The Healing Power of Food
If you’ve ever had a reason to visit a hospital, chances are it’s not because you were craving the cafeteria food. Now, imagine being in a hospital setting and enjoying a meal that is comparable to those served in some of the Central Coast’s finest restaurants. Thanks to the innovative techniques and skills of Chef Eric Mau, flavorful yet healthy meals are the norm at Sierra Vista Regional Medical Center in San Luis Obispo.
“It’s all about healing people through flavor-packed food,” says Mau. “To me, it’s really amazing to be able to play a role of helping in the lives of people who stay with us.”
All those preconceived notions you may have of hospital food? Throw them out. Any memories of bland, colorless plates fall by the wayside as this classically trained chef prepares and serves up tasty, visually pleasing dishes to patients, staff, and visitors on a daily basis.
Sourcing from local suppliers has been a game-changer in the kitchen, according to Mau. He favors produce and fresh herbs from The Berry Man, breads and baked goods from Edna’s Bakery, and locally-sourced milk and dairy products. Freshness is key, and Mau seeks out suppliers with an ability to make daily, or at least timely, deliveries. He’s all about sustainability, reducing waste, and managing food costs—all while creating enticing meals.
Mau grew up in SLO County and is a graduate of the Grizzly Youth Academy. He was working in construction when a friend who attended culinary school prepared him a meal. When Mau, just 21 at the time, realized he could earn a living creating fine dining experiences for others, he was hooked. He dove right in, earning his diploma from the Institute of Technology’s Culinary Arts Program in Clovis where he was trained in a Cordon Bleu-style curriculum.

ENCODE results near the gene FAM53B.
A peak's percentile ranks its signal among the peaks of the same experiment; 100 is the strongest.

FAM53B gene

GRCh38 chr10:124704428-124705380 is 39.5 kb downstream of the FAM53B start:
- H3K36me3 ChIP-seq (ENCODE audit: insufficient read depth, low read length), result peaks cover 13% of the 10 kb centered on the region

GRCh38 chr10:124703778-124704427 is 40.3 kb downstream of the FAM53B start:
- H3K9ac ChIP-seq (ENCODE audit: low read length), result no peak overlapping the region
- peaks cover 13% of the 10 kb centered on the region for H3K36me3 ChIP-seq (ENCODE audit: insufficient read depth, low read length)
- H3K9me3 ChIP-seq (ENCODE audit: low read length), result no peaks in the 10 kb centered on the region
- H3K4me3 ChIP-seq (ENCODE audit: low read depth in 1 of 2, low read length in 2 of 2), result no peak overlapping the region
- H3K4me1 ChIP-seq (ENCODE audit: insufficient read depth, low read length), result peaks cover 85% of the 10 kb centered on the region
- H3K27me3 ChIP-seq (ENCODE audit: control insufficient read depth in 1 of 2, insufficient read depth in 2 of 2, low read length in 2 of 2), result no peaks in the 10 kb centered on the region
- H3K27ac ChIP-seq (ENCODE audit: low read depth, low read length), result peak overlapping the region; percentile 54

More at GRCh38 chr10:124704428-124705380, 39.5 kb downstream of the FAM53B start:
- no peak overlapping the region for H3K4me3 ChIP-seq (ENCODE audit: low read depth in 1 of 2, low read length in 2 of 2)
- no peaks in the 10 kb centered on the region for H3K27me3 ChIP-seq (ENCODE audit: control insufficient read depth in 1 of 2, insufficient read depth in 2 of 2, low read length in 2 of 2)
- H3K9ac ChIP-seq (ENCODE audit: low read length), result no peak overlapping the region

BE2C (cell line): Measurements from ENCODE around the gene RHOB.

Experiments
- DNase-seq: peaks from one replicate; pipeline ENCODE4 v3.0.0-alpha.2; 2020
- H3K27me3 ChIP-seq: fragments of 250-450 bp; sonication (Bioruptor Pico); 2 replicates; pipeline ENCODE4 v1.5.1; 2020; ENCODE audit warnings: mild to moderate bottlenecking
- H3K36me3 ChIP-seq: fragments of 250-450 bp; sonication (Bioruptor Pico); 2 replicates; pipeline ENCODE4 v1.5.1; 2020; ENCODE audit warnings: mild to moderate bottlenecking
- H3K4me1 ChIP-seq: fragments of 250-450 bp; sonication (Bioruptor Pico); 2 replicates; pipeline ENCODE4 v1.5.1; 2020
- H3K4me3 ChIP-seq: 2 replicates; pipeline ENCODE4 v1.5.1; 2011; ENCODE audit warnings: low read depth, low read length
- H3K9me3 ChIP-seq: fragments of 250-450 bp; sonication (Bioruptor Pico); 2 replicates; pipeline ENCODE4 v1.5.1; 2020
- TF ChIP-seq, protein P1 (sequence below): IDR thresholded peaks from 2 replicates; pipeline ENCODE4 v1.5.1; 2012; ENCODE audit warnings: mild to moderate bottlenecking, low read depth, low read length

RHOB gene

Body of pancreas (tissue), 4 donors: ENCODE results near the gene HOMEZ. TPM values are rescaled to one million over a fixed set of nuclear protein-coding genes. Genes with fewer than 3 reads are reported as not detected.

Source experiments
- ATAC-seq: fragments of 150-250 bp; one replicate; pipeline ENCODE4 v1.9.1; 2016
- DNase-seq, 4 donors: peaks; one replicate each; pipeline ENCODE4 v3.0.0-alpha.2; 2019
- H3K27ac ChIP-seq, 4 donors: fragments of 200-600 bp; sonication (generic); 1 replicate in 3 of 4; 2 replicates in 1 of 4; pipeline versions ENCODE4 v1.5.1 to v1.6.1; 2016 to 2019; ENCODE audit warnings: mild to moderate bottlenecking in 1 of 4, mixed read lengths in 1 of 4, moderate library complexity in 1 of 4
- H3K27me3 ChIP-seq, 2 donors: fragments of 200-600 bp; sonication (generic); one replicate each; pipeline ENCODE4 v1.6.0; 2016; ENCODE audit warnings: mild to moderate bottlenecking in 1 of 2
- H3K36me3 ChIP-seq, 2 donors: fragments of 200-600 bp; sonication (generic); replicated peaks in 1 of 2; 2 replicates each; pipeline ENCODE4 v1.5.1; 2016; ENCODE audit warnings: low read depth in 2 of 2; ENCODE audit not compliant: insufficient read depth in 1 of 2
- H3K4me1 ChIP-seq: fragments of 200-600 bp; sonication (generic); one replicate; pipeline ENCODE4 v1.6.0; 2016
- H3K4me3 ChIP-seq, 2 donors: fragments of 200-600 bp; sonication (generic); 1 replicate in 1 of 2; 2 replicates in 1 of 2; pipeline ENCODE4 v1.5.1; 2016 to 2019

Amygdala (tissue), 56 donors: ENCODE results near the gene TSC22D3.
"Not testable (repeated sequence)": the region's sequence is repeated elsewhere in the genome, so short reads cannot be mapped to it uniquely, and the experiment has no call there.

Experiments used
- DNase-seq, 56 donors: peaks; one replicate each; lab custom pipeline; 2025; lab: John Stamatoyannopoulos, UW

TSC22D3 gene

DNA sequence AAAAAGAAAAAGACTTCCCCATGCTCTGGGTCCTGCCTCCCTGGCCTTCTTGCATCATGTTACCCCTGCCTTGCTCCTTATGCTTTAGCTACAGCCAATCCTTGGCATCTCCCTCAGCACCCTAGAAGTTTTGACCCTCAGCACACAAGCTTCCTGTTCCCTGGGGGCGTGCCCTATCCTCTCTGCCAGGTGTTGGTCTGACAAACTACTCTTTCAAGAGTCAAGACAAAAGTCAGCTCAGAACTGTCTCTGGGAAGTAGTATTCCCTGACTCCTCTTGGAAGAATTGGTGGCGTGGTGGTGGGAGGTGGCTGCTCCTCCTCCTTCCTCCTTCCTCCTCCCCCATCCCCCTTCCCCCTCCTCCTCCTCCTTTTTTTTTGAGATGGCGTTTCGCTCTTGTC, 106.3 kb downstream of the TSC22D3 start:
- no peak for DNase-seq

The techniques he learned at culinary school, and the science behind those techniques, have helped Mau bring an appetizing twist to ordinary hospital food. Contracted through Morrison Healthcare, he has worked at Sierra Vista for 10 years.
Flavor is Key
Whether through braising, sautéing, or another technique, Mau is committed to the overall taste, texture, and presentation of his cuisine. Perhaps it’s knowing the exact amount of oil to add to a pan, or preparing vegetables in ways that honor flavor profiles while maintaining the highest nutrient levels.
“Let’s face it,” Mau says, “nobody likes mushy vegetables or colorless meat. What I learned at culinary school, and what I do in the kitchen, is all about building flavor profiles. I treat every ingredient individually, tasting and seasoning as I go. So, when I put all the ingredients together, it takes the dish to a whole different level.”
In a hospital setting, being mindful of nutritional and dietary standards is a must. By building these flavor profiles, Mau can eliminate a diner’s need to add salt to their meal. For instance, he grills chicken to ensure robust flavors are picked up from the smoke and enhanced, making all the difference when it comes to taste.
Weekdays, Mau and his crew set up an exhibition station in the cafeteria called the Murray Street Café, where they make food to order. Focusing on seasonal foods, they might prepare omelets, sizzling citrus shrimp tacos, or a quinoa strawberry grilled chicken salad. Mau and Director of Food and Nutrition Services, Kaitlin Gibbons, RD, make daily rounds to visit patients and gain a better understanding of who they are cooking for and share tips on meal prep—and the patients love it.
“Through food, I hope to bring some goodness to their hospital stay,” he says. “Our physicians heal people through medicine, surgery, and medical techniques. And we have our own ways of helping people heal. They need the right calories, vitamins, and nutrients to give their body the energy it needs to recover from a surgery or procedure. We are healing people through food. That, to me, is phenomenal.”